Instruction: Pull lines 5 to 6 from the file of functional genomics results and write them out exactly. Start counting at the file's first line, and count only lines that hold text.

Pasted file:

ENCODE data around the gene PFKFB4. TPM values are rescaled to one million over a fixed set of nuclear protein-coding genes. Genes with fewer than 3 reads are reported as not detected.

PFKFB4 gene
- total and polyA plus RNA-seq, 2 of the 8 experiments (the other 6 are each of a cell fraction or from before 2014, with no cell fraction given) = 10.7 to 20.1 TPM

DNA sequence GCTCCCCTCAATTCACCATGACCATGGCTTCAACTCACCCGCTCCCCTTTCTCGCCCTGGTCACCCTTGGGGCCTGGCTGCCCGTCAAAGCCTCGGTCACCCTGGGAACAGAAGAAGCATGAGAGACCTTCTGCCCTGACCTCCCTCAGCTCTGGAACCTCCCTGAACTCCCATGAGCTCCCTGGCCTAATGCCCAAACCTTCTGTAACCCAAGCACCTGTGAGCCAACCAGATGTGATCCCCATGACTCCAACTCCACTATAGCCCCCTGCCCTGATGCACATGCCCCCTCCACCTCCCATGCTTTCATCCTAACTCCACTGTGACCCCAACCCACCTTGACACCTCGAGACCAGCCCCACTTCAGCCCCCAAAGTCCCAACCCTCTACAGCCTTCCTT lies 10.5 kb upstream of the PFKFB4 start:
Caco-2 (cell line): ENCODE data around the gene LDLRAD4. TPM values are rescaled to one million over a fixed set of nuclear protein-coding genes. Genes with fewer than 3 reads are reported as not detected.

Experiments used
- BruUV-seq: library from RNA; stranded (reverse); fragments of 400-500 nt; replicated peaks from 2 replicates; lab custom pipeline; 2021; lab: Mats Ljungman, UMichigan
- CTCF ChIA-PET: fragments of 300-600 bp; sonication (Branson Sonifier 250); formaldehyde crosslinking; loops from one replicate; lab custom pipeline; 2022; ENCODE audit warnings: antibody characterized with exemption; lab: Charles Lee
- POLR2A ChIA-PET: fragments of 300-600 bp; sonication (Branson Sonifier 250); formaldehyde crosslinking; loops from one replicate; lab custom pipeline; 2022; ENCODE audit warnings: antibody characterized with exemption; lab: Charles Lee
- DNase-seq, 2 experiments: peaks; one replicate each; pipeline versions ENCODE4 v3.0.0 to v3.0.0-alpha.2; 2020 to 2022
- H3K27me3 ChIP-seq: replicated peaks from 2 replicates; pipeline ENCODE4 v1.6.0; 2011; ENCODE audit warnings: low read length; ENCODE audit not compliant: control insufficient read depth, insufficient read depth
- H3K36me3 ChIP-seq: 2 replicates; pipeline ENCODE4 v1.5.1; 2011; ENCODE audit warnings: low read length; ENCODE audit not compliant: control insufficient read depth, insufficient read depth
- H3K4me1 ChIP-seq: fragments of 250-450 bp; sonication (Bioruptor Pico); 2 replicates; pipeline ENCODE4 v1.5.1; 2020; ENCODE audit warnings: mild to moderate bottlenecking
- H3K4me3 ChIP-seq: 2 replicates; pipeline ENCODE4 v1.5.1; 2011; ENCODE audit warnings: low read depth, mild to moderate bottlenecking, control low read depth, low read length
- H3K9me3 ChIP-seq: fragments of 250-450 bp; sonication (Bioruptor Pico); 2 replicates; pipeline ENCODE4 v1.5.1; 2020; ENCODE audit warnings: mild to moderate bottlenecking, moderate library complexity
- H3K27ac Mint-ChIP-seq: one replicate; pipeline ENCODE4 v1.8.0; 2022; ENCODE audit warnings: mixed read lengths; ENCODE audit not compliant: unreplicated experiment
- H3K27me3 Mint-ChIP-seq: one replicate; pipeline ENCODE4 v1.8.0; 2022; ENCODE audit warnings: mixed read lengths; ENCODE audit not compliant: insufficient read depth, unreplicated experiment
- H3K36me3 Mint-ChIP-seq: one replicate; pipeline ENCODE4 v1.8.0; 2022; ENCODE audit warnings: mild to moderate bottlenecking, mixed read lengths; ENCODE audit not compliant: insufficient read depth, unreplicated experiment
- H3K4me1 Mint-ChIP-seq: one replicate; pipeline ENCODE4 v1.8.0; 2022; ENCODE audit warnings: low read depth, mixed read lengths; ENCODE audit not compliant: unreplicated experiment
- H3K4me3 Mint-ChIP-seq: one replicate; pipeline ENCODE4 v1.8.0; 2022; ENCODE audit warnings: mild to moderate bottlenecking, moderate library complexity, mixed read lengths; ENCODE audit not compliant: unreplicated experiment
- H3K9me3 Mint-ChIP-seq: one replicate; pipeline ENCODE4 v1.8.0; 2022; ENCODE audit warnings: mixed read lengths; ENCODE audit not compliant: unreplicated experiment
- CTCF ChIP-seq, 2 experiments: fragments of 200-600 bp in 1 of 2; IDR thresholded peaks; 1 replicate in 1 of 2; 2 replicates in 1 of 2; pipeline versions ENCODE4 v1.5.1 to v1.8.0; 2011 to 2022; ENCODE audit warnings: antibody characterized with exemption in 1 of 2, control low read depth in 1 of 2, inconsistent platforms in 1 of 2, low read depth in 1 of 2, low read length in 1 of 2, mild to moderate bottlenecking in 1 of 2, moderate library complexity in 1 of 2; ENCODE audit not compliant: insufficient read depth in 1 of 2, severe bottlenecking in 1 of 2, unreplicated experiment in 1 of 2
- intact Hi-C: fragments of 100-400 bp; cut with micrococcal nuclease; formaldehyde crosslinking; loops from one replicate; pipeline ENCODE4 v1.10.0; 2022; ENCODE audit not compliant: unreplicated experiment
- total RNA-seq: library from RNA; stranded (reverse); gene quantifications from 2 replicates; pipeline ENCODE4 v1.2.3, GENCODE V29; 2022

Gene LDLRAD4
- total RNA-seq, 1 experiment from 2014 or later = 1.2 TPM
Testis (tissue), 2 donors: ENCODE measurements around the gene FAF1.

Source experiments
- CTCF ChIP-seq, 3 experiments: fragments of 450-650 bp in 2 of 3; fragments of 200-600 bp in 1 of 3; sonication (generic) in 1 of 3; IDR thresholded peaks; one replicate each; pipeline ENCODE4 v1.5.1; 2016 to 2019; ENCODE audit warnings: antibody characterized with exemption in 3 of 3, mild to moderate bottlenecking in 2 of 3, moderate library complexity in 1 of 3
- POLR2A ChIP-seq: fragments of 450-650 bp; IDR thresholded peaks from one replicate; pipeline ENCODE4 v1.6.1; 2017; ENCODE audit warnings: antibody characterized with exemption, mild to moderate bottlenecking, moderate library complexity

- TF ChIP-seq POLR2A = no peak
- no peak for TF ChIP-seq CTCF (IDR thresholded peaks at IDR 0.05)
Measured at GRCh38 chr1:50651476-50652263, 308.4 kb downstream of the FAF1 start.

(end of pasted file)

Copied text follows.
Caco-2 (cell line): ENCODE data around the gene LDLRAD4. TPM values are rescaled to one million over a fixed set of nuclear protein-coding genes. Genes with fewer than 3 reads are reported as not detected.

Experiments used